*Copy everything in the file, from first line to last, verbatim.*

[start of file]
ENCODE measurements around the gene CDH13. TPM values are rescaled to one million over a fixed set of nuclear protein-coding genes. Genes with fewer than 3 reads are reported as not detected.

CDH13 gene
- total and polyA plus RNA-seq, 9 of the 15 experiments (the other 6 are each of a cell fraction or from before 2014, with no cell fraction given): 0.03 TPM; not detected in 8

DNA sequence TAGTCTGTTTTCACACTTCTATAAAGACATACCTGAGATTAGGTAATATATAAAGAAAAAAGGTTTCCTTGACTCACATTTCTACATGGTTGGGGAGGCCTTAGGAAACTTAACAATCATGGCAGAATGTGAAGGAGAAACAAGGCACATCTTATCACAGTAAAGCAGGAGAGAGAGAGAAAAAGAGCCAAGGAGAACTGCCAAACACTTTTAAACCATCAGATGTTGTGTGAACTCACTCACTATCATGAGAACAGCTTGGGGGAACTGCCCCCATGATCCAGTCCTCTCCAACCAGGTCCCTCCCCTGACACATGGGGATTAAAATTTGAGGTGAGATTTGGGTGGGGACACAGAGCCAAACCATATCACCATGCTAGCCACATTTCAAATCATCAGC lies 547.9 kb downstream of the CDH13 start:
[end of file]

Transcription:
ENCODE measurements around the gene CDH13. TPM values are rescaled to one million over a fixed set of nuclear protein-coding genes. Genes with fewer than 3 reads are reported as not detected.

CDH13 gene
- total and polyA plus RNA-seq, 9 of the 15 experiments (the other 6 are each of a cell fraction or from before 2014, with no cell fraction given): 0.03 TPM; not detected in 8

DNA sequence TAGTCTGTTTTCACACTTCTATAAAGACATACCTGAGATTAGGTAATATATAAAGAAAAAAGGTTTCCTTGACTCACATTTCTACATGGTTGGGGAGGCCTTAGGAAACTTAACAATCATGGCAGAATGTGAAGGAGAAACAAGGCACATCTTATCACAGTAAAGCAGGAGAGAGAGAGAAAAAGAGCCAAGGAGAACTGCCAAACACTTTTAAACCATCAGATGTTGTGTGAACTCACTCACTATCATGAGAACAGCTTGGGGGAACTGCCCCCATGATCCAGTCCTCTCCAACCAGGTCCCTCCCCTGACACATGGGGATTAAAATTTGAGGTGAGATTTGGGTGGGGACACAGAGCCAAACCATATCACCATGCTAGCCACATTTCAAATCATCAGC lies 547.9 kb downstream of the CDH13 start: